Méndez-Brich, M., Serra-Prat, M., Palomera, E., Vendrell, E., Morón, N., Boixeda, R., Cabré, M., & Almirall, J. (2019). Social Determinants of community-acquired pneumonia: Differences by age groups. Archivos De Bronconeumología, 55(8), 447–449. https://doi.org/10.1016/j.arbres.2018.12.012
O’Gurek, D., & Choi, H. Y. J. (2022). Hemoptysis: Evaluation and management. American Family Physician , 105(2), 144–151.
Pascarella, G., Strumia, A., Piliego, C., Bruno, F., Del Buono, R., Costa, F., Scarlata, S., & Agrò, F. E. (2020). COVID-19 diagnosis and management: a comprehensive review. Journal of internal medicine, 288(2), 192–206. https://doi.org/10.1111/joim.13091
Singhal T. (2020). A Review of Coronavirus Disease-2019 (COVID-19). Indian journal of pediatrics, 87(4), 281–286. https://doi.org/10.1007/s12098-020-03263-6
Wei, M., Yongjie Zhao, Zhuoyu Qian, Biao Yang, Xi, J., Wei, J., & Tang, B. (2020). Pneumonia caused by Mycobacterium tuberculosis. Microbes and infection, 22(6-7), 278–284. https://doi.org/10.1016/j.micinf.2020.05.020
Four differential diagnoses:
Influenza (flu) is an acute respiratory virus that is caused by influenza A or B (Dolin, 2022). This is considered as a possible diagnosis because of the symptoms of fever, nonproductive cough, and myalgias (Dolin, 2022). Other symptoms that are common are sore throat and headache (Dolin, 2022). I would swab to rule this one out, but it can be ruled out since the patients illness has been going on for the past month. Flu typically lasts anywhere from 5-7 days.
2. Bacterial Pneumonia.
Bacterial pneumonia is the lead diagnosis because of the symptoms she is describing. She has had a cough for almost a month, that is very congested but nonproductive. There is a presence of chest pain, especially when coughing. Other symptoms common in a pneumonia presentation are sudden onset of fever, fatigue, chills, and myalgia (Dunphy et al., 2019). This patient is 75 years old, so if she does have pneumonia she could have mental confusion and increased weakness.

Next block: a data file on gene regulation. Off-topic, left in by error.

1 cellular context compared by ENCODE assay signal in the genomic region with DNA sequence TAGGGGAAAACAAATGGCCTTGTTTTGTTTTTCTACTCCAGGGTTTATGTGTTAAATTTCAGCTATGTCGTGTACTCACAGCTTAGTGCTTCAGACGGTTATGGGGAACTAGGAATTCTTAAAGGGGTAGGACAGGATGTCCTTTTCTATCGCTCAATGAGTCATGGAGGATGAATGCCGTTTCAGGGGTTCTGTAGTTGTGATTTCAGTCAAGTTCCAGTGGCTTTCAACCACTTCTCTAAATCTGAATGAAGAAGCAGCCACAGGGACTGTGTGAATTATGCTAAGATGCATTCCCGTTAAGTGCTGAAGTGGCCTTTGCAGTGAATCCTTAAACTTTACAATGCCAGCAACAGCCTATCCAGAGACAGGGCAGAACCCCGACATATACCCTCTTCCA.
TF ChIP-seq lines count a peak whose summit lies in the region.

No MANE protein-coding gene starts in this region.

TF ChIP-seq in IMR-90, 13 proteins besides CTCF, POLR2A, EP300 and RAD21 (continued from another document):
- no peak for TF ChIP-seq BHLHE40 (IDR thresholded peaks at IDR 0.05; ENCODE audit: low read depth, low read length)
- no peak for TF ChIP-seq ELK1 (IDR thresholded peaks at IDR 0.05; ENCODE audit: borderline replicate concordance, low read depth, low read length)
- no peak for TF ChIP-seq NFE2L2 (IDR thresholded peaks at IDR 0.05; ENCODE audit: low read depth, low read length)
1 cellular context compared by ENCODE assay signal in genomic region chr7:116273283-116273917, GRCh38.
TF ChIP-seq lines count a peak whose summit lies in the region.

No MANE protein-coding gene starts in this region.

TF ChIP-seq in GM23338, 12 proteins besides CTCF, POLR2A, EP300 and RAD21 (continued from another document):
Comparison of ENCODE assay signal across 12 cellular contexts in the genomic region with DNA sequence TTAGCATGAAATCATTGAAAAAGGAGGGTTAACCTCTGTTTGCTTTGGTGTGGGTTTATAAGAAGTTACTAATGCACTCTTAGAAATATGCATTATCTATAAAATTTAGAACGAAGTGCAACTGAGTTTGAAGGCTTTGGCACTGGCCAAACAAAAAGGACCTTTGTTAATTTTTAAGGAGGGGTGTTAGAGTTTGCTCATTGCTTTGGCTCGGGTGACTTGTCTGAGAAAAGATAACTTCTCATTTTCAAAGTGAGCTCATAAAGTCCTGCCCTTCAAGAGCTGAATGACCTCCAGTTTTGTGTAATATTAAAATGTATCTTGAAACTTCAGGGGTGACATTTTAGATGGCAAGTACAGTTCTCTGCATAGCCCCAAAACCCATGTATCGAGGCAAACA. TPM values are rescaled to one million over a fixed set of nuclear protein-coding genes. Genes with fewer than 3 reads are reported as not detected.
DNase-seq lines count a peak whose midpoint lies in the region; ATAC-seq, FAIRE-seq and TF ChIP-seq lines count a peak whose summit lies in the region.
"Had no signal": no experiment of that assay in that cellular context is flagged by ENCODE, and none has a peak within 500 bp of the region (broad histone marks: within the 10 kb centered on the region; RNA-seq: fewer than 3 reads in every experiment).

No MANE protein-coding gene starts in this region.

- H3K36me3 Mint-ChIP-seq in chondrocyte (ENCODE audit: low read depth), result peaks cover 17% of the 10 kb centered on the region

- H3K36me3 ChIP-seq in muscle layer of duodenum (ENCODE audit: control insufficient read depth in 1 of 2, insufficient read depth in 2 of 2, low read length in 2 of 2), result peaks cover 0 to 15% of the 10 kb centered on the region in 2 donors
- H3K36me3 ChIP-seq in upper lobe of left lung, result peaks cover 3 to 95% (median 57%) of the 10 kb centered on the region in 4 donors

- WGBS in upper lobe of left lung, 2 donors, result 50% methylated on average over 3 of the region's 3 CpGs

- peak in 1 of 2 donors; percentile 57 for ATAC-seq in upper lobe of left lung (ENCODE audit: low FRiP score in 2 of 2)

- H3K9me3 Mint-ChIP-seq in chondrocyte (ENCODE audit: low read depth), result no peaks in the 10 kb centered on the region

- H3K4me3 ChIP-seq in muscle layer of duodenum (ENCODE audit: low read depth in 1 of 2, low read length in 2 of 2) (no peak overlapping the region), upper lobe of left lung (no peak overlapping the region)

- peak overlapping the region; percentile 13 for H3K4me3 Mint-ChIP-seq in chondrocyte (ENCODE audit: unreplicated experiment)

COVID-19 is the respiratory disease caused by SARS-CoV-2. This diagnosis should be considered because of the severity of symptoms. Shortness of breath is not typically present in flu. Along with her symptoms (sore throat, headache, fever, chills, myalgia, chest pain, SOB, non-productive cough), she is at high risk for severe disease due to her advanced age and chronic medical condition (asthma) (Cohen & Gebo, 2022). COVID-19 can be ruled out or confirmed with a SARS-CoV-2 PCR nasal swab. When dyspnea and increasing chest discomfort/tightness are experienced, those symptoms are indicative of pulmonary involvement (Cohen & Gebo, 2022).
This is a must not miss diagnosis. She has had a cough and has felt unwell for about a month. Her body temperature in office in 102, she has lost a significant amount of weight from not eating, and is only voiding a few times a day. Because she is so ill-appearing, I would want to get labs for a septic work up. Labs would include CBC, CMP, serum lactate, and blood cultures (Neviere, 2022). Then giving an IM dose of ceftriaxone 1G in office. A broad-spectrum antibiotic like ceftriaxone has the potential to cover many bacteria and can jump-start eradicating the infection if it has gone to her blood. Blood cultures would take a couple of days, but the rest of the lab work would be returned quickly. Depending on the results, she may need to be admitted to the hospital for IV antibiotics and fluid resuscitation. In the outpatient setting, adults with comorbidities and no recent antibiotic use should be prescribed a cephalosporin and a macrolide, or Augmentin and doxycycline (Hollier, 2021).
Diagnosis: Bacterial Pneumonia
Ceftriaxone 1gram IM. Ceftriaxone 1gm given IM, STAT once.
Azithromycin- Take 2 (500mg) tablets by mouth on day 1, then take 1 (250mg) tablet once daily for 4 days.
Ibuprofen 200mg tablets. Take 2-3 tablets (400-600mg) by mouth every 6-8 hours for pain and fever control.
Acetaminophen 325mg tablets. Take 1-2 tablets (650mg) by mouth every 4-6 hours for body aches and fever control. Do not exceed 4000mg daily.